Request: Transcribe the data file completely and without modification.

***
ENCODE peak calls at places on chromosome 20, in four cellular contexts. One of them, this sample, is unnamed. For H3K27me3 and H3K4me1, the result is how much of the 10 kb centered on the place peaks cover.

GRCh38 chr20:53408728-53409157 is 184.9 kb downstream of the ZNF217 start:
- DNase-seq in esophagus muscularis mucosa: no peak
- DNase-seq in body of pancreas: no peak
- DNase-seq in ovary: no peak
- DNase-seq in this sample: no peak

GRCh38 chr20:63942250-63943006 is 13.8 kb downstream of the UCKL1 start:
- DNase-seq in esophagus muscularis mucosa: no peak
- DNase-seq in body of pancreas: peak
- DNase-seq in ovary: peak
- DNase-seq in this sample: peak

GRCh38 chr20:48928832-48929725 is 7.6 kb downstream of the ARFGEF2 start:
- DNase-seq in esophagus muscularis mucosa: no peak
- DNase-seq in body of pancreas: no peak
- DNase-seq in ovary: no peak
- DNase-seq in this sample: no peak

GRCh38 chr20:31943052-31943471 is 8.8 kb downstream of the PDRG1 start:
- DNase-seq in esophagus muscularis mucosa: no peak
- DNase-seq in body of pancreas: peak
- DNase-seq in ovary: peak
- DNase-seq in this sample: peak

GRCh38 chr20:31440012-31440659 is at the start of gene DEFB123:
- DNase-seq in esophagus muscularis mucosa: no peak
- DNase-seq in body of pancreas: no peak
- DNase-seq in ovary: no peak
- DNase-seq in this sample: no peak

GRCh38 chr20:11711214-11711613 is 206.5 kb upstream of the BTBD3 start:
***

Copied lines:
ENCODE peak calls at places on chromosome 20, in four cellular contexts. One of them, this sample, is unnamed. For H3K27me3 and H3K4me1, the result is how much of the 10 kb centered on the place peaks cover.

GRCh38 chr20:53408728-53409157 is 184.9 kb downstream of the ZNF217 start:
- DNase-seq in esophagus muscularis mucosa: no peak
- DNase-seq in body of pancreas: no peak
- DNase-seq in ovary: no peak
- DNase-seq in this sample: no peak

GRCh38 chr20:63942250-63943006 is 13.8 kb downstream of the UCKL1 start:
- DNase-seq in esophagus muscularis mucosa: no peak
- DNase-seq in body of pancreas: peak
- DNase-seq in ovary: peak
- DNase-seq in this sample: peak

GRCh38 chr20:48928832-48929725 is 7.6 kb downstream of the ARFGEF2 start:
- DNase-seq in esophagus muscularis mucosa: no peak
- DNase-seq in body of pancreas: no peak
- DNase-seq in ovary: no peak
- DNase-seq in this sample: no peak

GRCh38 chr20:31943052-31943471 is 8.8 kb downstream of the PDRG1 start:
- DNase-seq in esophagus muscularis mucosa: no peak
- DNase-seq in body of pancreas: peak
- DNase-seq in ovary: peak
- DNase-seq in this sample: peak

GRCh38 chr20:31440012-31440659 is at the start of gene DEFB123:
- DNase-seq in esophagus muscularis mucosa: no peak
- DNase-seq in body of pancreas: no peak
- DNase-seq in ovary: no peak
- DNase-seq in this sample: no peak

GRCh38 chr20:11711214-11711613 is 206.5 kb upstream of the BTBD3 start: